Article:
Percussion was exact and bellicose, matching the tight structure required by this style with an underplayed reliability that eschewed sophistication for effectiveness; few players have the ability to set aside getting more personal attention for the promotion of the aura of the presentation as a whole. Masochism are musically ahead of most local bands as they are in songwriting, but song titles and some stylings seem stuck in the late 1980s-early 1990s death metal movement, which suggests an update.
While Masochism are masters of fitting together surprisingly convoluted riffing with adept translation between radically different textures, their songwriting could benefit from more use of a unifying theme or concept around which to wrap this tapestry of forms. It is not a disadvantage, but this final tiny fraction of the creative process is what awaits to take this band from being overpowered for the style they have chosen, dominating it almost too much with their talent, to matching form and content and creating something of enduring breadth and significance.
As a side note, it was gratifying to see a clear national pride in Mexican origins shared between band and fans, with Mexican flag present on an amplifier; nationalism fits all ethnic groups, and pride in one’s tribe is a trait common to all strong individuals. If anything, this should no longer be downplayed, and in an age when NSBM and covert use of nationalist symbols is common in black metal, perhaps Masochism should visit aztlan.net more frequently and take advantage of that freedom and speak loudly and clearly about their cultural preference.
Impressive in performance, and in professionalism, they were an essential part of this concert presentation, and those who left early missed out. As a symptom of their single-minded determination to perform well, the band did not let it usurp their intent and ploughed right ahead. If you get a chance, witness Masochism when they come to your area; the right-hand guitar technique and interplay between bass and drums from a technical perspective, alone, makes it a worthwhile experience.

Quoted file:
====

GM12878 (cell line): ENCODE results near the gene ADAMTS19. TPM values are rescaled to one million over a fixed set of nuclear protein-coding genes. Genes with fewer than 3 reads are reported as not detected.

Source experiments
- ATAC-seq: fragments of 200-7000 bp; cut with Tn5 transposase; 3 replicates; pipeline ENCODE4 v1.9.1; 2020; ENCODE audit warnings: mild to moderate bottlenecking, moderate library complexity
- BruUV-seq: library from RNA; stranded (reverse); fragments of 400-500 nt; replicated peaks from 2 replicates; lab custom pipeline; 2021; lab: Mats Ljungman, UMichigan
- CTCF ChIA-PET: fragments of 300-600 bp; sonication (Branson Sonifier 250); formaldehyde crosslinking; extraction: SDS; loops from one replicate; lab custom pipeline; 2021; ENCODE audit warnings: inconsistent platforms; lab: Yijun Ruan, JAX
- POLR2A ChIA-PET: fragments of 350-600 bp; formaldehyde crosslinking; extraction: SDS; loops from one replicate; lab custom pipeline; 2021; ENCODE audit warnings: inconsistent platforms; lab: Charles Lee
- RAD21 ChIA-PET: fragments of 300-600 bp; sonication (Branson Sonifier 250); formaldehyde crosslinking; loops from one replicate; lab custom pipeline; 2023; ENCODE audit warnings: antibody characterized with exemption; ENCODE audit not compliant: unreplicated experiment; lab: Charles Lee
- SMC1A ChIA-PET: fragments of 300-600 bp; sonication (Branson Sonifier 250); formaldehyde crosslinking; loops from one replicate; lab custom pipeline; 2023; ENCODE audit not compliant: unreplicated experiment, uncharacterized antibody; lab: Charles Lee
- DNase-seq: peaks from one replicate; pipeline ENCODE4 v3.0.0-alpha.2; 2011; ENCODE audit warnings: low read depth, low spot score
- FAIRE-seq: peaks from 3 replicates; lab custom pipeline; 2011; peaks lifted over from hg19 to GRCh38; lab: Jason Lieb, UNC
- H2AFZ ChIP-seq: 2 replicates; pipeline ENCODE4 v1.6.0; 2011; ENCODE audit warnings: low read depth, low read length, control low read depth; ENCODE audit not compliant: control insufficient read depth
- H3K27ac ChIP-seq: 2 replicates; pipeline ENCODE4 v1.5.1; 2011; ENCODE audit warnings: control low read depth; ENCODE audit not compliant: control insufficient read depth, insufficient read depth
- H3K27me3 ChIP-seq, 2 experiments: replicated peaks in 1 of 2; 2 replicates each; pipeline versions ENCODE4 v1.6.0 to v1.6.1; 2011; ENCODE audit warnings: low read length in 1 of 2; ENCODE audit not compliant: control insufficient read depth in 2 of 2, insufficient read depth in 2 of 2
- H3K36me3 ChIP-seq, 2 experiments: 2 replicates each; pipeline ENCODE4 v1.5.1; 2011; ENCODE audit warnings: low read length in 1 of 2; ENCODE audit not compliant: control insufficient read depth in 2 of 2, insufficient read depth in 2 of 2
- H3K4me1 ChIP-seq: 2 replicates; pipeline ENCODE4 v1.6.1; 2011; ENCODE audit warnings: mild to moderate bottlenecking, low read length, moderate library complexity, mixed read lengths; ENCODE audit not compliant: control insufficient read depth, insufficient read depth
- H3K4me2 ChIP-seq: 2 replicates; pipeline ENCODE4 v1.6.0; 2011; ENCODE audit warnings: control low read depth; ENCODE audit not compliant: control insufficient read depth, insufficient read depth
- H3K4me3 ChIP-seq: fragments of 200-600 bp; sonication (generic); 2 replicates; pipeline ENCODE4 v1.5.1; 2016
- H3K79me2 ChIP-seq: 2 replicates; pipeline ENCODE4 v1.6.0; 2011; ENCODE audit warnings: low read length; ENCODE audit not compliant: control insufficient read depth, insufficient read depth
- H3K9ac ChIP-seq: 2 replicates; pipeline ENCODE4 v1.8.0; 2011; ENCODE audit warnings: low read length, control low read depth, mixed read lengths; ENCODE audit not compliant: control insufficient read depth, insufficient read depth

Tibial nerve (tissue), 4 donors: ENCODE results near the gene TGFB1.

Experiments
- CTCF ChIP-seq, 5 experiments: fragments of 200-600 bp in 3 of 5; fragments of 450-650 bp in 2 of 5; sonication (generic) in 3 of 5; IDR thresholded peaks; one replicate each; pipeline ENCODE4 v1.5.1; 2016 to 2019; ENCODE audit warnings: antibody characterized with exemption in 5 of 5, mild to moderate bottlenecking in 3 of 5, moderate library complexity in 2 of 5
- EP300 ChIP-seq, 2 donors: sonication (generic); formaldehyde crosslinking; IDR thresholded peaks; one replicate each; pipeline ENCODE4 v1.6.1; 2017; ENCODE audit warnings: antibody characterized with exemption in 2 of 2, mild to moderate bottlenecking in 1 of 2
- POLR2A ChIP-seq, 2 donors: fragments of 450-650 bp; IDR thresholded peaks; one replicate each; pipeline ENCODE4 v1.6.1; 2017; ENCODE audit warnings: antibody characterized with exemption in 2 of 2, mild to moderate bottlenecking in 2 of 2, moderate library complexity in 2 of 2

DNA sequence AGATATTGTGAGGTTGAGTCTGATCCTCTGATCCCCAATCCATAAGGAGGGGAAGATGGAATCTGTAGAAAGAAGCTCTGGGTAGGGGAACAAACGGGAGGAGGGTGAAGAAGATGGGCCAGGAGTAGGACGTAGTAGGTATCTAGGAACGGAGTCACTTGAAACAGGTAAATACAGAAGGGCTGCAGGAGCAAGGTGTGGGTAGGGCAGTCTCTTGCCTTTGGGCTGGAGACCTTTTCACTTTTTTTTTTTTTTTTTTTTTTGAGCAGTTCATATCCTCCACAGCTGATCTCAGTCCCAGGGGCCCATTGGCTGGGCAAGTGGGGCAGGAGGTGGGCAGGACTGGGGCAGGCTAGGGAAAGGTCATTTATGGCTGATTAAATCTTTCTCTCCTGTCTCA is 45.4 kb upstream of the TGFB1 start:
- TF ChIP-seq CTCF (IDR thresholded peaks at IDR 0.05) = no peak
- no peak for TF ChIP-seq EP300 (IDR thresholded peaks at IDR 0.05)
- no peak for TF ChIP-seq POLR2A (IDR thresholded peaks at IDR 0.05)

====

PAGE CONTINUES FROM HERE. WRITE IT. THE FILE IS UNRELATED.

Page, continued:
At this point the night was well underway, and even a giant cosmopolitan wasteland charged by the momentary escape of work drudgery afforded by a Saturday night was finding closure, so all departed into the flamboyant heat and uncountable incandescent advertisements of the Texas night. The show was a success because of the strength of the bands and the relative laxity of the promoters in encrusting a successful platform with too many local band-of-the-moments, but if this reviewer had one wish, it would be that next time these three bands and one local band (perhaps the reformed Crimson Massacre, who could not play because of personnel issues) could share the stage and complete the show earlier, giving each of these standouts more time to show us that among the few quality underground metal lives on.